The hepatitis delta virus (HDV) is the only known human pathogen whose genome contains a catalytic RNA motif (ribozyme). The overall architecture of the HDV ribozyme is that of a double-nested pseudoknot, with two GU pairs flanking the active site. Although extensive studies have shown that mutation of either wobble results in decreased catalytic activity, little work has focused on linking these mutations to specific structural effects on catalytic fitness. Here we use molecular dynamics simulations based on an activated structure to probe the active site dynamics as a result of wobble pair mutations. In both wild-type and mutant ribozymes, the in-line fitness of the active site (as a measure of catalytic proficiency) strongly depends on the presence of a C75(N3H3+)N1(O5′) hydrogen bond, which positions C75 as the general acid for the reaction. Our mutational analyses show that each GU wobble supports catalytically fit conformations in distinct ways; the reverse G25U20 wobble promotes high in-line fitness, high occupancy of the C75(N3H3+)G1(O5′) general-acid hydrogen bond and stabilization of the G1U37 wobble, while the G1U37 wobble acts more locally by stabilizing high in-line fitness and the C75(N3H3+)G1(O5′) hydrogen bond. We also find that stable type I A-minor and P1.1 hydrogen bonding above and below the active site, respectively, prevent local structural disorder from spreading and disrupting global conformation. Taken together, our results define specific, often redundant architectural roles for several structural motifs of the HDV ribozyme active site, expanding the known roles of these motifs within all HDV-like ribozymes and other structured RNAs. PMID:25631765

  11. 49 CFR 214.347 - Training and qualification for lone workers.

    Code of Federal Regulations, 2011 CFR

    2011-10-01

    ... 49 Transportation 4 2011-10-01 2011-10-01 false Training and qualification for lone workers. 214.347 Section 214.347 Transportation Other Regulations Relating to Transportation (Continued) FEDERAL... § 214.347 Training and qualification for lone workers. Each lone worker shall be trained and...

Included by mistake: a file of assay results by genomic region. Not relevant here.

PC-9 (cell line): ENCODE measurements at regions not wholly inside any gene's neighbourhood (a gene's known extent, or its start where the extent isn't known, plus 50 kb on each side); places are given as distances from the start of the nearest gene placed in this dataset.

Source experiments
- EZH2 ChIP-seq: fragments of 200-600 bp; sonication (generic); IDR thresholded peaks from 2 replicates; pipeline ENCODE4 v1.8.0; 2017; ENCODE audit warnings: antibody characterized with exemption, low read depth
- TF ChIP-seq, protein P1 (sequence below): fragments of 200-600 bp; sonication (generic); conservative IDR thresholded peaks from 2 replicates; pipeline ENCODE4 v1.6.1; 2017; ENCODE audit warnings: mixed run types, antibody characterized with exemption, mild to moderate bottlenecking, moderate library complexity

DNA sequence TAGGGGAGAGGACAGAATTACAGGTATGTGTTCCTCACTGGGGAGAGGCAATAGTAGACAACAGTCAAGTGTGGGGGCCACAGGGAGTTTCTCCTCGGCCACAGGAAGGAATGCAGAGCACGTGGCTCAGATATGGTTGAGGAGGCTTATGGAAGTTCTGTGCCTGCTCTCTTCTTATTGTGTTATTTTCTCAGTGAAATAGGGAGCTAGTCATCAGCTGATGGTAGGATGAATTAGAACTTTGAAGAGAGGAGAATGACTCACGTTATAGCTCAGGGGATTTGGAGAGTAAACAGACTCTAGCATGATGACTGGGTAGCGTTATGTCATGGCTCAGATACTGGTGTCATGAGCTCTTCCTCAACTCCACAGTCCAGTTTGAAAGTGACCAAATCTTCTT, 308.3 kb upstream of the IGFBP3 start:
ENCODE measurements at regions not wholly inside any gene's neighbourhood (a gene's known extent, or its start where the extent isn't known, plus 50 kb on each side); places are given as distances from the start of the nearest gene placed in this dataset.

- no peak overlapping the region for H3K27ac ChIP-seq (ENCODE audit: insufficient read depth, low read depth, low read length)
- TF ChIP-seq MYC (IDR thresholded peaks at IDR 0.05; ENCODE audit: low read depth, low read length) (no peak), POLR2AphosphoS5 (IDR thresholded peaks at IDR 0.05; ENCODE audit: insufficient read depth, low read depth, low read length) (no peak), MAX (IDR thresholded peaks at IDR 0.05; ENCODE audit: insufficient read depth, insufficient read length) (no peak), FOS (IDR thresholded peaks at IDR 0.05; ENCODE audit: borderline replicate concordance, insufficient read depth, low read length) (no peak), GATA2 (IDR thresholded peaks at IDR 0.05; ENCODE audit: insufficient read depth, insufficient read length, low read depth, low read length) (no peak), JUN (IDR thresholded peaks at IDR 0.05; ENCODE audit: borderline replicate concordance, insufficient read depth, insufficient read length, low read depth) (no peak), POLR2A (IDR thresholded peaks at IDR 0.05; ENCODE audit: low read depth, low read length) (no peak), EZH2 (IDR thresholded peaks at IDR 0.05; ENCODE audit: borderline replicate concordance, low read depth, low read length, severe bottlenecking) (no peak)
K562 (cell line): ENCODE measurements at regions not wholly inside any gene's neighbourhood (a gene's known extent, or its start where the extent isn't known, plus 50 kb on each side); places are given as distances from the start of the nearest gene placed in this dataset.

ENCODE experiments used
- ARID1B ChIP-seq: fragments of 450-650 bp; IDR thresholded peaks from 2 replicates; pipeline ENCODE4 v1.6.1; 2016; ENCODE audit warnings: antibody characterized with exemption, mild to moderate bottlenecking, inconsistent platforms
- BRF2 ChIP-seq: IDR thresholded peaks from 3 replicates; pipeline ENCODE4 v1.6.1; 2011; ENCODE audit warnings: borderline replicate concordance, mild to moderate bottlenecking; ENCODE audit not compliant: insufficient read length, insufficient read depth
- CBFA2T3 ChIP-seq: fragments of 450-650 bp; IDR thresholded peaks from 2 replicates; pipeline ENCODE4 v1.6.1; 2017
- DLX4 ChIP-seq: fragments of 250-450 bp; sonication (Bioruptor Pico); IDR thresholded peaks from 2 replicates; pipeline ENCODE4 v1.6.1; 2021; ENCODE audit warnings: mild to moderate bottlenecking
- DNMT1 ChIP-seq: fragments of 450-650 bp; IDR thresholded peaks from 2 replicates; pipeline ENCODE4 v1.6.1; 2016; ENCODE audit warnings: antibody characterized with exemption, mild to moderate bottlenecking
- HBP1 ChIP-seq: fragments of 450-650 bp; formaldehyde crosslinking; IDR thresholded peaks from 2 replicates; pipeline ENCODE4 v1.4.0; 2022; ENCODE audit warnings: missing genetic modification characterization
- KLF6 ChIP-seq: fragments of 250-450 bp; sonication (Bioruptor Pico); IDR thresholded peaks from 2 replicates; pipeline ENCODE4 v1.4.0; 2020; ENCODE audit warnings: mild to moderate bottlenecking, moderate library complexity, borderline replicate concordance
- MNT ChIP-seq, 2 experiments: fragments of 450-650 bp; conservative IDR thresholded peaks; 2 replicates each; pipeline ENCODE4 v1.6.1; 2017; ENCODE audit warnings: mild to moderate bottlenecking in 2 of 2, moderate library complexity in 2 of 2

12. 49 CFR 214.347 - Training and qualification for lone workers.

    Code of Federal Regulations, 2014 CFR

    2014-10-01

    ... 49 Transportation 4 2014-10-01 2014-10-01 false Training and qualification for lone workers. 214.347 Section 214.347 Transportation Other Regulations Relating to Transportation (Continued) FEDERAL... § 214.347 Training and qualification for lone workers. Each lone worker shall be trained and...

  13. 49 CFR 214.347 - Training and qualification for lone workers.

    Code of Federal Regulations, 2013 CFR

    2013-10-01

    ... 49 Transportation 4 2013-10-01 2013-10-01 false Training and qualification for lone workers. 214.347 Section 214.347 Transportation Other Regulations Relating to Transportation (Continued) FEDERAL... § 214.347 Training and qualification for lone workers. Each lone worker shall be trained and...

  14. 49 CFR 214.347 - Training and qualification for lone workers.

    Code of Federal Regulations, 2010 CFR

    2010-10-01

    ... 49 Transportation 4 2010-10-01 2010-10-01 false Training and qualification for lone workers. 214.347 Section 214.347 Transportation Other Regulations Relating to Transportation (Continued) FEDERAL... § 214.347 Training and qualification for lone workers. Each lone worker shall be trained and...

  15. 49 CFR 214.347 - Training and qualification for lone workers.

    Code of Federal Regulations, 2012 CFR

    2012-10-01

    ... 49 Transportation 4 2012-10-01 2012-10-01 false Training and qualification for lone workers. 214.347 Section 214.347 Transportation Other Regulations Relating to Transportation (Continued) FEDERAL... § 214.347 Training and qualification for lone workers. Each lone worker shall be trained and...

  16. Investigating Hypervigilance for Social Threat of Lonely Children

    ERIC Educational Resources Information Center

    Qualter, Pamela; Rotenberg, Ken; Barrett, Louise; Henzi, Peter; Barlow, Alexandra; Stylianou, Maria; Harris, Rebecca A.

    2013-01-01

    The hypothesis that lonely children show hypervigilance for social threat was examined in a series of three studies that employed different methods including advanced eye-tracking technology. Hypervigilance for social threat was operationalized as hostility to ambiguously motivated social exclusion in a variation of the hostile attribution…

  17. Exploring the "Lone Wolf" Phenomenon in Student Teams

    ERIC Educational Resources Information Center

    Barr, Terri Feldman; Dixon, Andrea L.; Gassenheimer, Jule B.

    2005-01-01

    The proliferation of projects using student teams has motivated researchers to examine factors that affect both team process and outcomes. This research introduces an individual difference variable found in the business environment that has not been examined in a classroom context. The lone wolf appears to play a role in how teams function and…